Hearing Test

In the US, roughly 37.5 million adults have some degree of hearing loss. Yet according to the National Institutes of Health (NIH), only 20 percent of those who could benefit from hearing aids actually use them. That suggests that millions of Americans who could enhance their life with better hearing decide not to do so.

And that’s not all.

After being shown that they require hearing aids, people wait an average of 5-7 years before actually purchasing them—which is too bad, because for those that do decide to wear hearing aids, the results are overwhelmingly favorable.

Many studies have demonstrated that using hearing aids enhances relationships, improves general physical and mental health, and even boosts household income, as reported by the Better Hearing Institute.

Regretfully, 80 percent of those who could use hearing aids will never enjoy these benefits. And of those who do, it’s a shame that they have to wait so long.

The question is: if people are holding out 5-7 years before getting a hearing aid, what is finally persuading them to do so? And if we understood the reasons, would it encourage us to deal with our own hearing loss earlier?

With that in mind, we’ve gathered the most common “triggers” that have prompted our patients to finally arrange a hearing test.

Here are the top five:

1. Not being able to hear the grandkids

Here’s one we’ve heard more than a few times.

The thing about high-frequency hearing loss is that the sounds most difficult to hear are frequently higher-pitched. That makes the female voice and the voices of children especially tough to understand.

For that reason, many people with hearing loss miss out on what their grandchildren are saying, or alternatively have to make them repeat themselves. Over time, the grandkids begin evading the grandparents, and this offers a powerful motivator to book a hearing test.

2. Strained relationships

Communication is the cornerstone of any healthy relationship, which is why hearing loss is so frustrating for both parties.

If you have hearing loss, you may think everyone else mumbles, but your spouse probably feels you speak too loud or “selectively listen.” This brings about stress, and before you know it, you discover yourself in more arguments than normal.

Sadly, many people wait until their spouse is at a breaking point of frustration before booking a hearing test. We’ve witnessed first-hand that lots of problems could have been avoided if hearing loss were resolved faster.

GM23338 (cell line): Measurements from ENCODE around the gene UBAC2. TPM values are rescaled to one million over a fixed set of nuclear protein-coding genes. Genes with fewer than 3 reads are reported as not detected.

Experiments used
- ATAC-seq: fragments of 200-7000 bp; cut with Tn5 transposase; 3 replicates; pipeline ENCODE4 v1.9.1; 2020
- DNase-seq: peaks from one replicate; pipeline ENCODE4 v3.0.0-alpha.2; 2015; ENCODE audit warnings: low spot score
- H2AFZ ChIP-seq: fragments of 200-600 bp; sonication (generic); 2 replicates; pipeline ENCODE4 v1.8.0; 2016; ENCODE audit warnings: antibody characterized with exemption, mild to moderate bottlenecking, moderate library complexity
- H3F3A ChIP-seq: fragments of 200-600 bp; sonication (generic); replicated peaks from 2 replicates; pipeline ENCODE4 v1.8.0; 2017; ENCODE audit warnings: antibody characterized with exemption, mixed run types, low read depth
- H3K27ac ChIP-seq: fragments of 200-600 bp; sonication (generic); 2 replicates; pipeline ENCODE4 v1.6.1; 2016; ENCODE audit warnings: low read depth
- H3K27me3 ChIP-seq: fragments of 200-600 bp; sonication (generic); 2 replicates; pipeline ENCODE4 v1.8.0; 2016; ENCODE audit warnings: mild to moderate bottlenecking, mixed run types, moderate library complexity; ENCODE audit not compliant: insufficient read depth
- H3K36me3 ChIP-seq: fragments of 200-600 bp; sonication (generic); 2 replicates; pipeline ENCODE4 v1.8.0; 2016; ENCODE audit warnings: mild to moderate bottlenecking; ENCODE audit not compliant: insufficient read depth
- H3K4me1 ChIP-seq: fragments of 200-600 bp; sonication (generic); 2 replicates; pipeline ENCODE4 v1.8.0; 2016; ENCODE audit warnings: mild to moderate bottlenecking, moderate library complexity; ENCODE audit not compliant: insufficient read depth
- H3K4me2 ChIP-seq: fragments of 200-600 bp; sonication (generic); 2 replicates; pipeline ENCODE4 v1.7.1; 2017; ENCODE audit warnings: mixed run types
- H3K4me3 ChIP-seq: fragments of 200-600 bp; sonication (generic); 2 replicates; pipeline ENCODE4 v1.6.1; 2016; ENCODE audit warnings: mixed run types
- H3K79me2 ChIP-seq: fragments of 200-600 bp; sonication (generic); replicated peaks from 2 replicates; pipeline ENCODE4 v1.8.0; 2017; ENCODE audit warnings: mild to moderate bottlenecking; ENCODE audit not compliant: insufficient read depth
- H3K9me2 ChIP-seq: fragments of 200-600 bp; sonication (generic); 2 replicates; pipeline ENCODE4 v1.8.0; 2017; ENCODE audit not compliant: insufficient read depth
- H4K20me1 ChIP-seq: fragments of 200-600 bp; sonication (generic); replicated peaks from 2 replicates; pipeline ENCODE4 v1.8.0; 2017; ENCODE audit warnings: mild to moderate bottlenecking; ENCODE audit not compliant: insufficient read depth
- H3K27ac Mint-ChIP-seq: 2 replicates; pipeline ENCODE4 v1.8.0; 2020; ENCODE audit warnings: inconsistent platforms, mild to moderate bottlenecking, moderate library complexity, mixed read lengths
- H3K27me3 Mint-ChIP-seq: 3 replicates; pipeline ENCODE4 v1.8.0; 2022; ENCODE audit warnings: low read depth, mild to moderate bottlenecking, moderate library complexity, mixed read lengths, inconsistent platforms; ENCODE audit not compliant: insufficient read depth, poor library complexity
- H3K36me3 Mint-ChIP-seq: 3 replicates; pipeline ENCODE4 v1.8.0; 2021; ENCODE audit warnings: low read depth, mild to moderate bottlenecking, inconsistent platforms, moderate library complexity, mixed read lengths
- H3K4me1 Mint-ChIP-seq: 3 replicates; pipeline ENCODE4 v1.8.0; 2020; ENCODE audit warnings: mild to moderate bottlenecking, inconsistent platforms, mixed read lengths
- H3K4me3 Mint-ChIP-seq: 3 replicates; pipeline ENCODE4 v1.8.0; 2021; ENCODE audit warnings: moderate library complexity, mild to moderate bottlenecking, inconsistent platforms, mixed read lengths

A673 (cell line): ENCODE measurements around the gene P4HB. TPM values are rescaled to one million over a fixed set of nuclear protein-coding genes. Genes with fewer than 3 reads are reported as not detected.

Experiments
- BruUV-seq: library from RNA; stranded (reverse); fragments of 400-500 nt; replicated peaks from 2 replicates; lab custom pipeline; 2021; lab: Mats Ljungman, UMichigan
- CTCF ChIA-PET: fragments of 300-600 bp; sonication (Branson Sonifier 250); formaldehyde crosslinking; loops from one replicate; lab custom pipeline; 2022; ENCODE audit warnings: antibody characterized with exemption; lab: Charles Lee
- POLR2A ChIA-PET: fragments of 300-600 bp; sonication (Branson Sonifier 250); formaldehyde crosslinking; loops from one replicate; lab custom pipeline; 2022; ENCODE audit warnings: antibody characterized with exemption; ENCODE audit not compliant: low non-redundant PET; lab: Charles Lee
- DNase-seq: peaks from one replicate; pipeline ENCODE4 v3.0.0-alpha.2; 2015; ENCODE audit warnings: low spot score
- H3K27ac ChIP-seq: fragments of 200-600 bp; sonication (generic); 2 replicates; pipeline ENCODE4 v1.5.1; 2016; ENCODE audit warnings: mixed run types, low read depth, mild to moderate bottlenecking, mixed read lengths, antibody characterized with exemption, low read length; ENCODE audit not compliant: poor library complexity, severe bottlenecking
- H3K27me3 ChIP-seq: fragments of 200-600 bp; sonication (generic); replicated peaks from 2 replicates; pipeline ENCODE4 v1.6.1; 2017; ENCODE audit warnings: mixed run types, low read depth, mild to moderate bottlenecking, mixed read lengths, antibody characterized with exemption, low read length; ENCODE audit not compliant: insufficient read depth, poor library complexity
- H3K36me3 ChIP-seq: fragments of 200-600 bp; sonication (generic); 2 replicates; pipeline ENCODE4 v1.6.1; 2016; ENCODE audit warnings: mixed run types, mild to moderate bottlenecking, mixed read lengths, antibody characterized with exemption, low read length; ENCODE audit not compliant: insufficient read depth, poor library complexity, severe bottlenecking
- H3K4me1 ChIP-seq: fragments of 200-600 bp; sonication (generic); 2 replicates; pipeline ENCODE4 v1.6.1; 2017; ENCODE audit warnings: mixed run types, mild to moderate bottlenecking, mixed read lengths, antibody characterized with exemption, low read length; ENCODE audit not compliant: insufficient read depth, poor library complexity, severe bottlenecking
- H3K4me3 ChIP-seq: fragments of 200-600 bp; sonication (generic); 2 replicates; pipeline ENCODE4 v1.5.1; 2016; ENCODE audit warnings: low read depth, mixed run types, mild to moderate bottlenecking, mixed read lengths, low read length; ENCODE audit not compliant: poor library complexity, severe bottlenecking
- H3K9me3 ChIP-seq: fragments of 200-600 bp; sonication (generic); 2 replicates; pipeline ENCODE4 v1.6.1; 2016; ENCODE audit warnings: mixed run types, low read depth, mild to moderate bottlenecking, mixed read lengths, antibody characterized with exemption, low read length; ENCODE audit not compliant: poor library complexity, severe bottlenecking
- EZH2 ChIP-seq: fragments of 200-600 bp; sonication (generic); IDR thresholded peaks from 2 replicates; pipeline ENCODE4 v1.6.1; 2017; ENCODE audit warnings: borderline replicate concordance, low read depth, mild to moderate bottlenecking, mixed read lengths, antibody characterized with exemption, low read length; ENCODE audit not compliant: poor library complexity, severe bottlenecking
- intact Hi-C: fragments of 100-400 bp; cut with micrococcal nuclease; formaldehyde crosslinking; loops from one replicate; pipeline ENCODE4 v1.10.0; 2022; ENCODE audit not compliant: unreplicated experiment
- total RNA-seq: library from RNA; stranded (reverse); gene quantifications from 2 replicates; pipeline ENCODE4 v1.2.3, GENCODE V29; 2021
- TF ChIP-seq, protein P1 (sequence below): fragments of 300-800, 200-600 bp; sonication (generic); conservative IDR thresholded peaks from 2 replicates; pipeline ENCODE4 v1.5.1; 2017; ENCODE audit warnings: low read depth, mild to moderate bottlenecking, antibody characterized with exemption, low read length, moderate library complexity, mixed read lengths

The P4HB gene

3. Feeling left out

How confident and interactive can you really be if you can’t fully grasp what others are saying?

Many people with hearing loss lose their self-confidence and sociability when it’s much easier to avoid the situation than it is to struggle to hear and understand what’s being said. This takes many down a road of solitude.

It’s this feeling of isolation—and missing out on social activities—that encourage people to grab the phone and schedule a hearing exam. And there are not many activities that hearing loss doesn’t impact in a undesirable way.

4. Being unproductive at work

We’ve heard a number of stories of people that reach their breaking point at work. Commonly they’re at an important meeting and can’t hear their associates sitting across the table. They either have to interrupt the meeting to get people to communicate louder or repeat themselves, or otherwise have to stay silent because they can’t follow along.

There’s a reason why wearing hearing aids is linked with higher household income in those with hearing loss. If you have better hearing, you’re simply more self-confident and productive at work.

5. Concern about general health and well-being

Last but not least, people are becoming increasingly mindful of the health risks associated with hearing loss. While there are many ailments tied to impaired hearing, the most alarming relationship is that between hearing loss and dementia. According to Johns Hopkins University researchers, seniors with hearing loss are significantly more likely to develop dementia over time than those who maintain their hearing.

What’s your reason?

The bottom line is that most people wait far too long to attend to their hearing loss, despite the fact that the majority of hearing aid users report that their lives have been enhanced with better hearing.

If you use hearing aids, let us know the reason you made a decision to arrange your first hearing test. Your response may end up helping someone in a similar situation to attain the rewards of better hearing sooner rather than later.

The site information is for educational and informational purposes only and does not constitute medical advice. To receive personalized advice or treatment, schedule an appointment.

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